Fredericksburg Nationals
Washington Nationals affiliate since 2020

The Fredericksburg Nationals, formerly the Potomac Nationals, open their home season on May 11 in a brand-new, yet-to-be-named ballpark. When they do, they will become the first professional baseball team to play in Fredericksburg, Virginia. The previous Virginia city to make its professional baseball debut? That would be Woodbridge, home of the aforementioned Potomac Nationals, which first hosted a team in the form of the 1984 Prince William Pirates. The first professional baseball team in all of Virginia? That would be the 1884 Richmond Virginians, who began that season in the Eastern League and finished it in the American Association.

Lynchburg Hillcats
Cleveland Indians affiliate since 2015
The Hillcats are the only team in Minor League Baseball -- perhaps the only team in all of professional sports -- to serve the southwest Virginia delicacy that is the Cheesy Western. Made famous by Lynchburg's Texas Inn and Roanoke's Texas Tavern, the Cheesy Western is a burger topped with onion, pickles, sweet relish, cheese and -- most importantly -- a fried egg. The Hillcats began offering them in 2019, out of a specially branded concourse kiosk featuring a Cheesy Western logo created by design firm Brandiose.

Salem Red Sox
Boston Red Sox affiliate since 2009
What ballpark has the best view in the Low-A East? That is open to debate, of course, but the Salem Red Sox could make a very strong case on account of their gorgeous Blue Ridge Mountain backdrop. This backdrop is featured in the team's primary logo, as the mountains can be seen in silhouette behind the team name. The Red Sox previously had been known by an explicitly mountainous moniker, as they played as the Salem Avalanche from 1995 through 2008. Salem was a Colorado Rockies affiliate for the first eight years of its Avalanche existence.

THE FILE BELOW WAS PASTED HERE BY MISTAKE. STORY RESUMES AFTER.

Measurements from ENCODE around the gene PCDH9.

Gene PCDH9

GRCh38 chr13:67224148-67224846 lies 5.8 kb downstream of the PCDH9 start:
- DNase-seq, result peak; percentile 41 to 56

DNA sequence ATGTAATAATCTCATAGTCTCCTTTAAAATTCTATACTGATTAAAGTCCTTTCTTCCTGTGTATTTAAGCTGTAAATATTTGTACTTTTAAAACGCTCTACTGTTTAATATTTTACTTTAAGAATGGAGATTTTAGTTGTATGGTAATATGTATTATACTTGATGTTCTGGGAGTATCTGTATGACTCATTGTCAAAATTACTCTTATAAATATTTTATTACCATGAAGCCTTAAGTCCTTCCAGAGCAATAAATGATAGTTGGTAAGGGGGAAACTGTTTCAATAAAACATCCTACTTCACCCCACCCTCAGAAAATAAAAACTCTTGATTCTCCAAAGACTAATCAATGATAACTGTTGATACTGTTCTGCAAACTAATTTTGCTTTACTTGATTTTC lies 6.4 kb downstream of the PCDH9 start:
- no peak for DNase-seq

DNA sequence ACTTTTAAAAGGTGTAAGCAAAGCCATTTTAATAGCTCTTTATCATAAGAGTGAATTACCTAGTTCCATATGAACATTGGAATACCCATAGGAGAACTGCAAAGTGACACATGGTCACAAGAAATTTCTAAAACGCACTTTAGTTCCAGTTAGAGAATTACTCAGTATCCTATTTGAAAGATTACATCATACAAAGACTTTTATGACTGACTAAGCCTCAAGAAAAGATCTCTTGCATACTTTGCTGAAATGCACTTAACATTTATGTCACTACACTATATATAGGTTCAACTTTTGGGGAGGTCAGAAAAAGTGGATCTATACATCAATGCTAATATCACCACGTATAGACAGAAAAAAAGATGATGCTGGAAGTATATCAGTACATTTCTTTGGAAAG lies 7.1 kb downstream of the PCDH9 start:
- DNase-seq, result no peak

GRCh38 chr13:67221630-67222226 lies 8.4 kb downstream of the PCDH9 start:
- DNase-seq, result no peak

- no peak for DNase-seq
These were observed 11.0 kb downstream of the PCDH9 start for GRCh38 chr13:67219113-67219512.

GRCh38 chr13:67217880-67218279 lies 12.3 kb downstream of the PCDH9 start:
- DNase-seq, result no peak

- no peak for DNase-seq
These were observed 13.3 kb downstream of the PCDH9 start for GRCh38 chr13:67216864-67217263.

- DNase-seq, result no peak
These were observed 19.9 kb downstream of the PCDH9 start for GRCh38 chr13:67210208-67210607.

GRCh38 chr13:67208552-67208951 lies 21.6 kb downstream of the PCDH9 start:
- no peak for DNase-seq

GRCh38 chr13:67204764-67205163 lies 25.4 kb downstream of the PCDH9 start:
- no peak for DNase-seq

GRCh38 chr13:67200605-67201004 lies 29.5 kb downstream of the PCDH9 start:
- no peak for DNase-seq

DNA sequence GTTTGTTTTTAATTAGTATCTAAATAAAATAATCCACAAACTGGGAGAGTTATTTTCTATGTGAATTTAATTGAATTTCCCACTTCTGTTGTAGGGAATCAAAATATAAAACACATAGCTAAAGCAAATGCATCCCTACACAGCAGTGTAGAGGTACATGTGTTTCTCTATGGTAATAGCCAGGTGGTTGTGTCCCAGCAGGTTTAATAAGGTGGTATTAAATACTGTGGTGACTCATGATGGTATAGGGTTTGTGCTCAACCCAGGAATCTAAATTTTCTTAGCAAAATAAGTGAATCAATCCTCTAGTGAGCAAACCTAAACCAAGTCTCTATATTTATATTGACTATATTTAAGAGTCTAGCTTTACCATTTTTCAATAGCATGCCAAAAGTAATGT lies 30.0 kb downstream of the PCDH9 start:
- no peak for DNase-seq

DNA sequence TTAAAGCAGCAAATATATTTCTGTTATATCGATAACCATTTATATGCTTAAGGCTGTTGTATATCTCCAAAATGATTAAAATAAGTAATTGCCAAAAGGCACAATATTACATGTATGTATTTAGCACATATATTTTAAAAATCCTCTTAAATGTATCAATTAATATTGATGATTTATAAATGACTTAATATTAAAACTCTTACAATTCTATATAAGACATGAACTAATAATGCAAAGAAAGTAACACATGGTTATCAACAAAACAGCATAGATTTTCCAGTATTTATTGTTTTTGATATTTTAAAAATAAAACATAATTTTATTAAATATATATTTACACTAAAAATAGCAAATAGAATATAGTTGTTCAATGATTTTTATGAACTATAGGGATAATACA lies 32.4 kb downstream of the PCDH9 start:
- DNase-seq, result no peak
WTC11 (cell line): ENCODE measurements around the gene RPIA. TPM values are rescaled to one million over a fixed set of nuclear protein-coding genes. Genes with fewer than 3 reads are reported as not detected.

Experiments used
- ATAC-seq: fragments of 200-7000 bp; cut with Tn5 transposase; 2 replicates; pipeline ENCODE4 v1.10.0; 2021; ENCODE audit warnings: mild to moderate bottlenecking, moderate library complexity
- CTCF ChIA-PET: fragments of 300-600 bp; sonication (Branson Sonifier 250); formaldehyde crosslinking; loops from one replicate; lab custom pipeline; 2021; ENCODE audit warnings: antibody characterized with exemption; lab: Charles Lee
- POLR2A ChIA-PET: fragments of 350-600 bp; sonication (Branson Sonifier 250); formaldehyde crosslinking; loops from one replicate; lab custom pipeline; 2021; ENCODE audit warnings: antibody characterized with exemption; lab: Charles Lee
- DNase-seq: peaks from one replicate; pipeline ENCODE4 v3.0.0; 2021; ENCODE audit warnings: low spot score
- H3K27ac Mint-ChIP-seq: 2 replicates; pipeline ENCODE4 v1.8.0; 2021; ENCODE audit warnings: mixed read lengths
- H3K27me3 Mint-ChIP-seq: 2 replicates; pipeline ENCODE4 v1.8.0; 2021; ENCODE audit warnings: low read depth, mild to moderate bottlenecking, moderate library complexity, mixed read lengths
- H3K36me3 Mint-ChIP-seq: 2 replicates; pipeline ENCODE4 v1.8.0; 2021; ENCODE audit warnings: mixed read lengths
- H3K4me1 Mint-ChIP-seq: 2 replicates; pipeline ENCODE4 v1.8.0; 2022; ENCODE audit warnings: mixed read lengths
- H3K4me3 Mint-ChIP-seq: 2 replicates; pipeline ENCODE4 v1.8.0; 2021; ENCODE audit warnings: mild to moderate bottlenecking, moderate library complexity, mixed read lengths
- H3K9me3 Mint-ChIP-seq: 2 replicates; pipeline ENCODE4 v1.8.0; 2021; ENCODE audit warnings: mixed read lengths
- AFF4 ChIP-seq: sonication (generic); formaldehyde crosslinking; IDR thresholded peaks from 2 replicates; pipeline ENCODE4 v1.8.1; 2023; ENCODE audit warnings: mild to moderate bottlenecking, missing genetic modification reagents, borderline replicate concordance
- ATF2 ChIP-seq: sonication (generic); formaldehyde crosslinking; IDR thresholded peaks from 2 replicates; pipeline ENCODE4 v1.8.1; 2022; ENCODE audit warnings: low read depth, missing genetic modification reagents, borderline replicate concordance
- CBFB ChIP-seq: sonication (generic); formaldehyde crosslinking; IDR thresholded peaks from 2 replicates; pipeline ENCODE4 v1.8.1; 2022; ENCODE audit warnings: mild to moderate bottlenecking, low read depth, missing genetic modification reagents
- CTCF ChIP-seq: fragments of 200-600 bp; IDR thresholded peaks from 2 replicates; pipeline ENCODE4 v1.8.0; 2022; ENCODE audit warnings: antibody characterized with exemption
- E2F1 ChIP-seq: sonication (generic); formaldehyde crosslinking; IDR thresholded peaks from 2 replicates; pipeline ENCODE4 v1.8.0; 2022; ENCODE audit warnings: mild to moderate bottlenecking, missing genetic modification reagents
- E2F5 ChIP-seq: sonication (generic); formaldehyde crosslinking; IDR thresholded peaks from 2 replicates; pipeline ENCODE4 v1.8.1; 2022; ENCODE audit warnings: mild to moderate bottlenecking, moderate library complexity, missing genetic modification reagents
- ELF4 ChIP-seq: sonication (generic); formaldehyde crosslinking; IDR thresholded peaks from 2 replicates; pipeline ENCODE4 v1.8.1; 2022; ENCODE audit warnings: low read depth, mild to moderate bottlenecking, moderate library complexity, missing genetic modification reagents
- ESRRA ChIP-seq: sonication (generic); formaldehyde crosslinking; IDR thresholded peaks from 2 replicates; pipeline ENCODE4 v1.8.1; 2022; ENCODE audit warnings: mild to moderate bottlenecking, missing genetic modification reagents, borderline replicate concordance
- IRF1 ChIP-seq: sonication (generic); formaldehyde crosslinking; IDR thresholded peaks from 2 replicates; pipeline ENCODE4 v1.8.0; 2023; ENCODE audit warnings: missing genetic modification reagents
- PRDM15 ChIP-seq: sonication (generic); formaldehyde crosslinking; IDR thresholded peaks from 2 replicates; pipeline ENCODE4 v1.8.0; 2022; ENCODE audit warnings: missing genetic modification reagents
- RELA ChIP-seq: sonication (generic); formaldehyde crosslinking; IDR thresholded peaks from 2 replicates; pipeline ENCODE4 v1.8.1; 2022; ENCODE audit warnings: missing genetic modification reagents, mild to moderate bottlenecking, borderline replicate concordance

South Division

Augusta GreenJackets
Atlanta Braves affiliate since 2021
In 1905, at age 18, Ty Cobb won his first professional batting title as a member of the South Atlantic League's Augusta Tourists. He made his Major League debut later that season, collecting the first of his 4,191 career hits. In Cobb's honor, Augusta's Minor League team was named the Tygers from 1922-29. A more recent tribute to Cobb could be found at the GreenJackets' previous home of Lake Olmstead Stadium. It was 366 feet from home plate to the power alleys, a reference to Cobb's .366 lifetime batting average.

Charleston RiverDogs
Tampa Bay affiliate since 2021
The RiverDogs were established in 1980 as a charter member of the South Atlantic League. Over the course of 40 seasons, three team names (Royals, Rainbows, RiverDogs) and five affiliations (Kansas City, San Diego, Tampa Bay and New York Yankees), the organization never won a league title. This is the third-longest active drought in Minor League Baseball, and the longest among teams that have never won a championship at any point in their existence. The RiverDogs are now entering their second stint as a Tampa Bay affiliate, and hope springs eternal.

Columbia Fireflies
Kansas City affiliate since 2021
Most teams experience a dip in attendance in their second year at a new ballpark. Not so for the Columbia Fireflies. The team drew 261,134 to Spirit Communications Park (now Segra Park) in their inaugural season of 2016. The next season, the Fireflies drew 315,034. The primary reason for this anomalous increase was the presence of Tim Tebow on the roster. The former quarterback, now retired from baseball as well, opened the 2017 season on the Fireflies and proved to be a big draw in Columbia and throughout the South Atlantic League. Tebow played 64 games for Columbia, his first as a professional baseball player, before getting promoted to the Class A Advanced St. Lucie Mets.

Myrtle Beach Pelicans
Chicago Cubs affiliate since 2015
The franchise that is today's Myrtle Beach Pelicans began in 1980 as one of Minor League Baseball's most iconic teams, the Durham Bulls. Following the 1997 season the Bulls, a Carolina League team, relocated to Danville, Va. and spent a season there before moving to Myrtle Beach in 1999 and becoming the Pelicans. The Durham Bulls never ceased operations, however. In tandem with the relocation of its Carolina League, the city of Durham was awarded a Triple-A team and became an affiliate of the Tampa Bay Rays. That iteration of the Bulls, which began play in 1998, is the one that exists today.